Evidence-Informed Inspection: Curriculum Research and the Education Inspection Framework
Without a curriculum, a school is just a building full of teachers and pupils.
Curriculum matters and is key to defining the knowledge and experiences that pupils receive beyond their home environment. There are many extant definitions of curriculum, but at Ofsted our working definition is: ‘a framework for setting out the aims of a programme of education, including the knowledge and understanding to be gained at each stage (intent); for translating that framework over time into a structure and narrative, within an institutional context (implementation) and for evaluating what knowledge and understanding students have gained against expectations (achievement). As such, the curriculum lies at the heart of education, determining what pupils will get out of their educational experience.’
There are currently concerns across the sector that for a variety of reasons curricular thinking is not as strong as it could be. For many years, schools and teachers have had to follow a prescribed national curriculum. Now non-maintained schools are exempt, there is a tendency to conflate curriculum with qualifications and exam board specifications, in large part due to the focus on attainment in the accountability system.
To counter these developments HMCI Amanda Spielman has put curriculum at the heart of the draft Education Inspection Framework. To aid this work we undertook a research programme on curriculum, that to date consists of 3 phases.
In the first phase we conducted a study of 41 schools. This confirmed that there was limited evidence of a thoughtful approach to curriculum, which was often equated with the timetable and discussed in a rather generic fashion. Schools reported that few teachers were trained in curriculum development or theory. There was evidence of narrowing curricula, particularly in Key Stage 2, of teaching to the test, and, in secondary, of equating curriculum with the exam board syllabus.
Clearly, however, there are also schools which are highly invested in curriculum development and thinking, and in the second phase of the research programme we therefore sought to collect evidence from 23 such schools, visited between January and March 2018.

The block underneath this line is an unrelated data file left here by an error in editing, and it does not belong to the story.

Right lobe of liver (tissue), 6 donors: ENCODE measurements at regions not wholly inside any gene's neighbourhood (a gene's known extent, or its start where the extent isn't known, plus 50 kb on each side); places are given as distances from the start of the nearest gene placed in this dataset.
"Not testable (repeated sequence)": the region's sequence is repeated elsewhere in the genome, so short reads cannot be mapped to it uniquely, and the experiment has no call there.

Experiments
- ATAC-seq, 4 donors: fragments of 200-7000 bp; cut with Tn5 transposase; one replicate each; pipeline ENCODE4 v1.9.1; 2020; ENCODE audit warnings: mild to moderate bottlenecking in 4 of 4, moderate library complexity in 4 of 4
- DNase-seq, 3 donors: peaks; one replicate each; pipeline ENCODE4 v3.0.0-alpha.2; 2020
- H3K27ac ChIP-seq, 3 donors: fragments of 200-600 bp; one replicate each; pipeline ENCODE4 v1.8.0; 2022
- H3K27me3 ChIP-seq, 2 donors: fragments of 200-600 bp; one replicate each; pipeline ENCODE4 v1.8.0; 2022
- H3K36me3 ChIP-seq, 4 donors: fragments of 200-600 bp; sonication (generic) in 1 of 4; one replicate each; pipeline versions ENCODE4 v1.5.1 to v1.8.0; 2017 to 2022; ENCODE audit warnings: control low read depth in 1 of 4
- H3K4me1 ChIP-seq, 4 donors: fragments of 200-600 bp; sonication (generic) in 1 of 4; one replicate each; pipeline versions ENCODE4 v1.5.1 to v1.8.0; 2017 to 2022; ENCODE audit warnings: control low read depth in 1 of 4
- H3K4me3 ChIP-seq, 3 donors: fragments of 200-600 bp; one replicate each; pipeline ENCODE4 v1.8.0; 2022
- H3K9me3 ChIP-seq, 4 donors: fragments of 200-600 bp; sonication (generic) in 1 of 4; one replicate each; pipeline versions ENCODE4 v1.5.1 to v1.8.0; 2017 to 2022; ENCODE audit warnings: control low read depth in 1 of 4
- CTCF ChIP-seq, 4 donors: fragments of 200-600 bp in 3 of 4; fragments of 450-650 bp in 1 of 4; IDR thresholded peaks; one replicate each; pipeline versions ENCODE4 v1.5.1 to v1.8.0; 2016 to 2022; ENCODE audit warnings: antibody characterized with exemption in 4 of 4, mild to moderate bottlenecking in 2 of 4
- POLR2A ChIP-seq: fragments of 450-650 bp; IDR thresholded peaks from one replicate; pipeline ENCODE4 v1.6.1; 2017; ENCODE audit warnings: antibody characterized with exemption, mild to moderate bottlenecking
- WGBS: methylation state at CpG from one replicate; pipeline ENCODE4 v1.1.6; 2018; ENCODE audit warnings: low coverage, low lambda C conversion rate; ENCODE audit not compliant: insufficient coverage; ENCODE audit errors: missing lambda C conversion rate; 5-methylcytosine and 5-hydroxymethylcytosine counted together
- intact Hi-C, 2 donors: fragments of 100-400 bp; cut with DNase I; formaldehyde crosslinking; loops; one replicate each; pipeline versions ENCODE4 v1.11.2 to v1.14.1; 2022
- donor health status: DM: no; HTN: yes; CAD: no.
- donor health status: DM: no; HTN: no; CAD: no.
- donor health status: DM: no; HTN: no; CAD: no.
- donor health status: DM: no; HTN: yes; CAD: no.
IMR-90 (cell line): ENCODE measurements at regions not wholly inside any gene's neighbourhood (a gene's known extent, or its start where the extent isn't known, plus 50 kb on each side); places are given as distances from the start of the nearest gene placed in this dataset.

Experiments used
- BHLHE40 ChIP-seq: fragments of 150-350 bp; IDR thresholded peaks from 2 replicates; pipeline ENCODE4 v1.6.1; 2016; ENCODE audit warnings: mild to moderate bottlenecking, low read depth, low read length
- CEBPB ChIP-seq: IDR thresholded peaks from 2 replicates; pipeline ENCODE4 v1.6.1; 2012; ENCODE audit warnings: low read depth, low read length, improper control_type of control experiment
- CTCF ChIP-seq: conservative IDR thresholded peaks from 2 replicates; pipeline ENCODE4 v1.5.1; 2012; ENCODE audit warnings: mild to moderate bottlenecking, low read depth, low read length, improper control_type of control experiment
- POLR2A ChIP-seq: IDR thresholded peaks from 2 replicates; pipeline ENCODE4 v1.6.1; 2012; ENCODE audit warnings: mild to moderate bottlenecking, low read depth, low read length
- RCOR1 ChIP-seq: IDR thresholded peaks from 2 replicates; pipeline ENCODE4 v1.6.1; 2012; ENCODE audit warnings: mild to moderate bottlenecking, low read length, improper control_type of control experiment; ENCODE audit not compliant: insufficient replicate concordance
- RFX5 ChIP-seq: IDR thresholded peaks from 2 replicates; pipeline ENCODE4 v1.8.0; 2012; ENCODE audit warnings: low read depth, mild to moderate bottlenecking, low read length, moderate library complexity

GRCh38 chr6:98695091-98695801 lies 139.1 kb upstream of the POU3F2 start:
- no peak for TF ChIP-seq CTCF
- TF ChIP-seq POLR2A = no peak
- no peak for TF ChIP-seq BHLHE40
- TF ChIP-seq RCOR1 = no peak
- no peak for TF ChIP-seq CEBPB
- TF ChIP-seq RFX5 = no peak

The findings from this phase of the study showed that there was no one-size-fits all approach to curriculum design in these schools. Most of the curriculum leaders stressed the importance of the subject as a discipline and provided pupils with subject-specific vocabulary and knowledge that allowed them to build links and enhance their learning across subjects, even where they employed topic-based approaches. They stressed local needs and context, and ensured that where knowledge and skills may not have been acquired at home these were developed in the school. Pupils from disadvantaged backgrounds were not provided with an impoverished curriculum, but instead given the tools, not least reading, to access a broad and rich curriculum.
The sample here was by definition not representative of schools more generally, so in the third phase of our research programme we looked at a larger and more representative sample of 64 schools and colleges in which we are also testing curriculum inspection models. We used 25 indicators of curriculum quality which we tested in schools.
Without a curriculum, a school is just a building full of teachers and pupils. Curriculum matters and is key to defining the knowledge and experiences that pupils receive beyond their home environment.
The main factors that distinguished schools that scored particularly highly on our indicators were:
- The curriculum being at least as ambitious as the National Curriculum
- Subject leaders having clear roles and good subject knowledge
- Effective curriculum planning
- All pupils having access to the curriculum
- The curriculum having sufficient depth and coverage of knowledge
- A thought out model of progression through each subject’s curriculum
A particularly interesting finding was that there was no correlation between the quality of the curriculum and levels of deprivation, which suggests that it is possible to have a strong curriculum regardless of intake.
This research programme has influenced what we are doing on inspection in the draft Education Inspection Framework. Inspection is not the same as research, so it is not appropriate to use the same methods. For example, we will not be using the curriculum indicators on inspection. As we all know, checklists used for inspection purposes tend to have some very negative unintended consequences in how they shape what school leaders do. Rather, what we are doing is using this research to inform the inspection framework, and you will find many of the concepts we have discussed in our research report in the framework and handbook. As such the link between our curriculum research and the framework is one example of how we have made EIF the most evidence-informed framework in the history of Ofsted.